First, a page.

Slaps & Slashes: Introduction to Stage Combat
Slaps & Slashes is our prerequisite course for our ongoing stage combat program. This intensive 4-hour workshop provides the opportunity to gain the fundamentals of safety with unarmed and weapons skills for the stage and film. An ideal program for actors, stunt people, and other film professionals, you will learn stage combat fundamentals including:
- Hair Pulls
- Sword parries and footwork
- Sword attacks
- Wounds and death
See our Workshop Schedule for upcoming dates.
More About Stage & Screen Basics
Creating the illusion of violence is a vital part of many plays and films. The climax of a majority of stories is some physical confrontation, be it a slap in a drama, a swordfight in Shakespeare, or a massive battlefield in a war movie. The art of stage combat puts tools into the hands of the performer to keep them safe in those circumstances.
Safety is our primary concern during the program, but it’s only the first step, as we want our heroes to look skilled, for the victims to look like they’re really hurt, for the villain to be convincingly overcome, and for the murder to be horrible.
In short, we do stage combat because we want to create a heart-stopping climax for the audience while keeping actors safe.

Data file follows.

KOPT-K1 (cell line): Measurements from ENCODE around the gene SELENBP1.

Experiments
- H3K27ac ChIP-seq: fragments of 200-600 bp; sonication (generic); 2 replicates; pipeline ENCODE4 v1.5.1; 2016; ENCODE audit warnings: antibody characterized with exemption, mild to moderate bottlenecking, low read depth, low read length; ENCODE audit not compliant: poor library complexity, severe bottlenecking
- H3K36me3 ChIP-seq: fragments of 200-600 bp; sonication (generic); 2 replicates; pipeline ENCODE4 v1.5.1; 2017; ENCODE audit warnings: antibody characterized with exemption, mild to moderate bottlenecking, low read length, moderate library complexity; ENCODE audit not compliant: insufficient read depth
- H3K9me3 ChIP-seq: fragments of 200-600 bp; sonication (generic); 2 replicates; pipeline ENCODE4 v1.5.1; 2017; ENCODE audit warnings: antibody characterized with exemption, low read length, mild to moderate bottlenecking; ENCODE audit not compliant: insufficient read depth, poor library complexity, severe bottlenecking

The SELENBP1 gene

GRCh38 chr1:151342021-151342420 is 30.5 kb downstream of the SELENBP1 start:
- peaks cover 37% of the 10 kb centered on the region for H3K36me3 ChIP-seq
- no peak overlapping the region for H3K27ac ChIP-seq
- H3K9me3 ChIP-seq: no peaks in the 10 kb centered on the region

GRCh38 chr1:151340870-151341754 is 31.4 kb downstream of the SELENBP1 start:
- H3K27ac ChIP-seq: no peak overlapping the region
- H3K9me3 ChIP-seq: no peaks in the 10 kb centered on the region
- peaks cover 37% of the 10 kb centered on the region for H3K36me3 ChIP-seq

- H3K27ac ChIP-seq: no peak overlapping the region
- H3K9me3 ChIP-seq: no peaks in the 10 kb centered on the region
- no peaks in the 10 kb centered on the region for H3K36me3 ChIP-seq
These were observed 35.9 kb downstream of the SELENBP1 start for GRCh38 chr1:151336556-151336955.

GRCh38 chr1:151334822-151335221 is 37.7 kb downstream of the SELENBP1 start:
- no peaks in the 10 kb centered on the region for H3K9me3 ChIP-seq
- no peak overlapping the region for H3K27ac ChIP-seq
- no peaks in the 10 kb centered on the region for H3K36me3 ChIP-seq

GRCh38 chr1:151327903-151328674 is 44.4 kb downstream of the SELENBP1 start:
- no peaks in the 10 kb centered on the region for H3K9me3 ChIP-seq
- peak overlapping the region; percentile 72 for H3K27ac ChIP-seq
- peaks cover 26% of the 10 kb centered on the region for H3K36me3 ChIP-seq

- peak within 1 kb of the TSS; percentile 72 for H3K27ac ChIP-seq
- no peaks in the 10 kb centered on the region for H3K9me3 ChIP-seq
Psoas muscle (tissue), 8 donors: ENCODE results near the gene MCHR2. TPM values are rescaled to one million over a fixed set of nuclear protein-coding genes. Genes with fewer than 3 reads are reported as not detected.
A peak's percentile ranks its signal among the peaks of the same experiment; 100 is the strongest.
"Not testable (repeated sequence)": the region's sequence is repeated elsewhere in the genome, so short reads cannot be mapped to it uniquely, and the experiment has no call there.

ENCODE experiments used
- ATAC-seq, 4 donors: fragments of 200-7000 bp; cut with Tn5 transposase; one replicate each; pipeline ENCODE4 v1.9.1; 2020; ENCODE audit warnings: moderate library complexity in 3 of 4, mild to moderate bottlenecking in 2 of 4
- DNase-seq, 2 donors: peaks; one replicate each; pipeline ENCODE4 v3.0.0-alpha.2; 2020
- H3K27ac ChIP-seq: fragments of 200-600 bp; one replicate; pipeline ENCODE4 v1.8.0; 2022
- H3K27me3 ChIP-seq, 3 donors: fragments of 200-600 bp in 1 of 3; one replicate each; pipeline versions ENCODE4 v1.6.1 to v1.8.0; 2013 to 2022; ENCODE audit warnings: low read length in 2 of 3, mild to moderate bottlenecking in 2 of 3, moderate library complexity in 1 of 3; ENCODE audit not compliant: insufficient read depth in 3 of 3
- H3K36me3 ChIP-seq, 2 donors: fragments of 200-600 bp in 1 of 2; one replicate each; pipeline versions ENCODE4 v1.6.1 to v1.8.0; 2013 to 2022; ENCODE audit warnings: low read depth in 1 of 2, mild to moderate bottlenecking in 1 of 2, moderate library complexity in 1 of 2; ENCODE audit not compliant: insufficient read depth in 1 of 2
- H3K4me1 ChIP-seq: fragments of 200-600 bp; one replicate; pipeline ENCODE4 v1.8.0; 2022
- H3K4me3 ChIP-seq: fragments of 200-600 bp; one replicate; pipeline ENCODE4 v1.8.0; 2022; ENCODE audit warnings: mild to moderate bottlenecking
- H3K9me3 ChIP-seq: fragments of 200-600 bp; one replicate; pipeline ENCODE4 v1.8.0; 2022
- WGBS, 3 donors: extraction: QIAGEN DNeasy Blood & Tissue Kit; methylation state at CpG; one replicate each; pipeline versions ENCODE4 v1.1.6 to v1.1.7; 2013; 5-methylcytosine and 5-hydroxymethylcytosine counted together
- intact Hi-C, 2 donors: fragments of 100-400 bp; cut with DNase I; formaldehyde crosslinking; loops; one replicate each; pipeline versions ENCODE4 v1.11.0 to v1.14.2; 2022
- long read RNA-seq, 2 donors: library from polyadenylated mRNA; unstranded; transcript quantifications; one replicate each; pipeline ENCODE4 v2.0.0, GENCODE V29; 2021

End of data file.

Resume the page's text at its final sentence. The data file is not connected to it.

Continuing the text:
Actors need to have a variety of skills and comprehensive training to be effective actor-combatants. The first is a selection of techniques that includes several types of punches, slaps, ways to fall, sword manoevers, staff manipulation, and ways to conceal safety tricks. The second is the ability to perform the choreography consistently and at a believable pace with good timing with a partner. The third ingredient is incorporating the fight into the play with dialogue, character choices, connection with your partner and the scene; including portrayal of anger in the attacker, fear in the victim, exhaustion in a long fight and the pain of wounds.
Stage combat is a shortcut to mastering your instrument by incorporating:
- Interacting with another character in a life-or-death situation
- Playing fear, anger, injury and effort while still concentrating on the choreography
- Staying aware of your environment
- Moving around the stage with purpose
- Breathing, yelling and speaking your lines while exerting yourself